The functional components of the lizard skull are divided into the chondrocranial braincase, protective dermatocranium, lower jaw, and hyobranchial apparatus. These regions are interconnected and become operational through the quadrate, a bone critical for cranial biomechanics and support of the peripheral auditory system. The quadrate is a complex and variable structure in squamates; however, neither the intraspecific nor interspecific variation of this element has been studied in detail. We investigated the intraspecific variation of quadrate morphology within Hemidactylus turcicus with the use of cleared and double-stained specimens and high-resolution x-ray microcomputed tomography. Our objectives were to quantify quadrate shape and the degree of intraspecific variation within this element with the use of 2-D and 3-D geometric morphometric analyses and investigate if this variation is driven by ontogeny and/or sexual dimorphism. Our results demonstrate that ontogeny, but not sexual shape dimorphism, drives the intraspecific variation of quadrate bone morphology in H. turcicus. We also illustrate the benefit of using 3-D morphometric analyses on complicated morphological structures. This is the first study to quantify the intraspecific variation of a single cranial element within geckos, and it highlights the importance of using increased sample sizes to further characterize the natural variation of skeletal morphology.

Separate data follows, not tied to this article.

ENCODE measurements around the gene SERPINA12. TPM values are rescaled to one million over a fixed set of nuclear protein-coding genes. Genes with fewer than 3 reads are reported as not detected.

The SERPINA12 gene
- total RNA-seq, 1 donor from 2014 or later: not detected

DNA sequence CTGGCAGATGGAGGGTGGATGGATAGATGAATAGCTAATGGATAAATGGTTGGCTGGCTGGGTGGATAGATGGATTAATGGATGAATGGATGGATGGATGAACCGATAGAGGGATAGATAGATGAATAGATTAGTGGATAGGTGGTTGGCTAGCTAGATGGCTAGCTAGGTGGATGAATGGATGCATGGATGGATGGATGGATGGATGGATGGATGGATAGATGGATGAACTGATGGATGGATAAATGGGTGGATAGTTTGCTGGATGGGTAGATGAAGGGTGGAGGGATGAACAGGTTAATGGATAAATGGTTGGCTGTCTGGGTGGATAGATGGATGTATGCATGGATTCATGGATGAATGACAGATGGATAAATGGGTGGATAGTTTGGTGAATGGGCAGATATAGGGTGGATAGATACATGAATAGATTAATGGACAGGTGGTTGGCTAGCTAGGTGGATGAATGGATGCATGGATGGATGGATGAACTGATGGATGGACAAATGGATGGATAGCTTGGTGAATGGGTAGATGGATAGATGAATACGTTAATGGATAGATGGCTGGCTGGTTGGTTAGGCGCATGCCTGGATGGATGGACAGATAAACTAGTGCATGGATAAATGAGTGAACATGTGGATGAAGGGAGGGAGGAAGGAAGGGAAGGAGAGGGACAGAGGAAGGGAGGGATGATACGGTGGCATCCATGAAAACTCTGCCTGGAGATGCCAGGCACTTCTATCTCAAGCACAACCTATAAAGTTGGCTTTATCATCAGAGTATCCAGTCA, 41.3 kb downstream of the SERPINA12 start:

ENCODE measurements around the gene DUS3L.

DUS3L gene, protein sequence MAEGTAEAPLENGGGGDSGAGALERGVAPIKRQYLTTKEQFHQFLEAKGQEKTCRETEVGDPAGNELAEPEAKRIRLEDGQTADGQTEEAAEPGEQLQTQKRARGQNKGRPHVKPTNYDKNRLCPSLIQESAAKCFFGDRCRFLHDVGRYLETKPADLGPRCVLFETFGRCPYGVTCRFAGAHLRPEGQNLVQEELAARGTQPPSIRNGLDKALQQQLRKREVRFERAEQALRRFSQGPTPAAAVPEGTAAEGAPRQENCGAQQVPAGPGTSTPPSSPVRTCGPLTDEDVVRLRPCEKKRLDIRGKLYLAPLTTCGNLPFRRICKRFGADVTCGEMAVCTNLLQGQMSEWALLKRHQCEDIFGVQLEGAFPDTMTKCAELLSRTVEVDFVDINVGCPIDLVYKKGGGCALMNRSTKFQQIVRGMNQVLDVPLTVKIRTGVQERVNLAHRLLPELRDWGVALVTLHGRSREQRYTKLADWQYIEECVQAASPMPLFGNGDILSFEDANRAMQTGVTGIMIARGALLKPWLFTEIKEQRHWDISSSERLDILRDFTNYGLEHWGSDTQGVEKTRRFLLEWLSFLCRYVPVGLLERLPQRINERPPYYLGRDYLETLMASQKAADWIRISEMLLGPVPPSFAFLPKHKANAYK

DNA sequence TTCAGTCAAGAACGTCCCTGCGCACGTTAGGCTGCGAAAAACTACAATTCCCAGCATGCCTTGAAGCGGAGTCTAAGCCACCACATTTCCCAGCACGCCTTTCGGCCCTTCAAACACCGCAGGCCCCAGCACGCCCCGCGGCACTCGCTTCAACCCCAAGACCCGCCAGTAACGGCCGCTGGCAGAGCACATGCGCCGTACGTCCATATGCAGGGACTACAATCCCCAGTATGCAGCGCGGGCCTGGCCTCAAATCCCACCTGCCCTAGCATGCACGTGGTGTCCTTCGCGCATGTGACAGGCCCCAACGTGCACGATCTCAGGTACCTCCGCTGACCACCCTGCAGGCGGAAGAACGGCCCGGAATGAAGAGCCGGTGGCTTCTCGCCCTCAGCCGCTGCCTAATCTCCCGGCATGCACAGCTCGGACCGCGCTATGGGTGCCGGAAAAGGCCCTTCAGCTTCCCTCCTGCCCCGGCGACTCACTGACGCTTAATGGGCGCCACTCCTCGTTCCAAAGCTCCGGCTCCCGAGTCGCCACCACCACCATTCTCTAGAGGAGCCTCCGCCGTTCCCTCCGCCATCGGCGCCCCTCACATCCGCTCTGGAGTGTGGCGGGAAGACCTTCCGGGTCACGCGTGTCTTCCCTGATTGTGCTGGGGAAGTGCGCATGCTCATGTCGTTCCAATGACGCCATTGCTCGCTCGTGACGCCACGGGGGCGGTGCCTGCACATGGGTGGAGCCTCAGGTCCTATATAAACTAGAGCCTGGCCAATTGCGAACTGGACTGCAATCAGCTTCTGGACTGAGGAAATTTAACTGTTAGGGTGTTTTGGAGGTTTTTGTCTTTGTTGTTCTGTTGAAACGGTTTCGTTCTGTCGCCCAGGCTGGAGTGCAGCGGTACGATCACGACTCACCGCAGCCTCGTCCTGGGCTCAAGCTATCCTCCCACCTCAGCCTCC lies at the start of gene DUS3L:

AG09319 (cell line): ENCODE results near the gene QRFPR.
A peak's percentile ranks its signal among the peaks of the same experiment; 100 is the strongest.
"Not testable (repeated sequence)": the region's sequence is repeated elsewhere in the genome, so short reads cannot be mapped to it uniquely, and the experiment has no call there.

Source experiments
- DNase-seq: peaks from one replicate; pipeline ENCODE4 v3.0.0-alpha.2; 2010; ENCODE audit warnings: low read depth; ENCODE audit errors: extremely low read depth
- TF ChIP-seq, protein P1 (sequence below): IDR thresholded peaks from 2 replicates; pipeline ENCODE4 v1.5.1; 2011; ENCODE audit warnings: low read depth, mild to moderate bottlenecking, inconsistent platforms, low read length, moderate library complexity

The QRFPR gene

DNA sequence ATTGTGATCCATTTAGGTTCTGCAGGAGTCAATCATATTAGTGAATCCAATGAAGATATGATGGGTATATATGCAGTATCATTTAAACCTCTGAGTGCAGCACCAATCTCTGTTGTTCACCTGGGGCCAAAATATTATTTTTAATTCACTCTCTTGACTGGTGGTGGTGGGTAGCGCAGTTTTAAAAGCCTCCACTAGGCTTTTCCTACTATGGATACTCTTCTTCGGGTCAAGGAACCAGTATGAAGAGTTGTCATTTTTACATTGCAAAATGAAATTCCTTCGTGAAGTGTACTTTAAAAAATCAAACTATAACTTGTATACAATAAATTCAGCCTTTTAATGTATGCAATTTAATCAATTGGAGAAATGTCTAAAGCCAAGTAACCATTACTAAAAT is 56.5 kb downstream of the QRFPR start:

You have requested a machine translation of selected content from our databases. This functionality is provided solely for your convenience and is in no way intended to replace human translation. Neither BioOne nor the owners and publishers of the content make, and they explicitly disclaim, any express or implied representations or warranties of any kind, including, without limitation, representations and warranties as to the functionality of the translation feature or the accuracy or completeness of the translations.
Translations are not retained in our system. Your use of this feature and the translations is subject to all use restrictions contained in the Terms and Conditions of Use of the BioOne website.
Vol. 74 • No. 1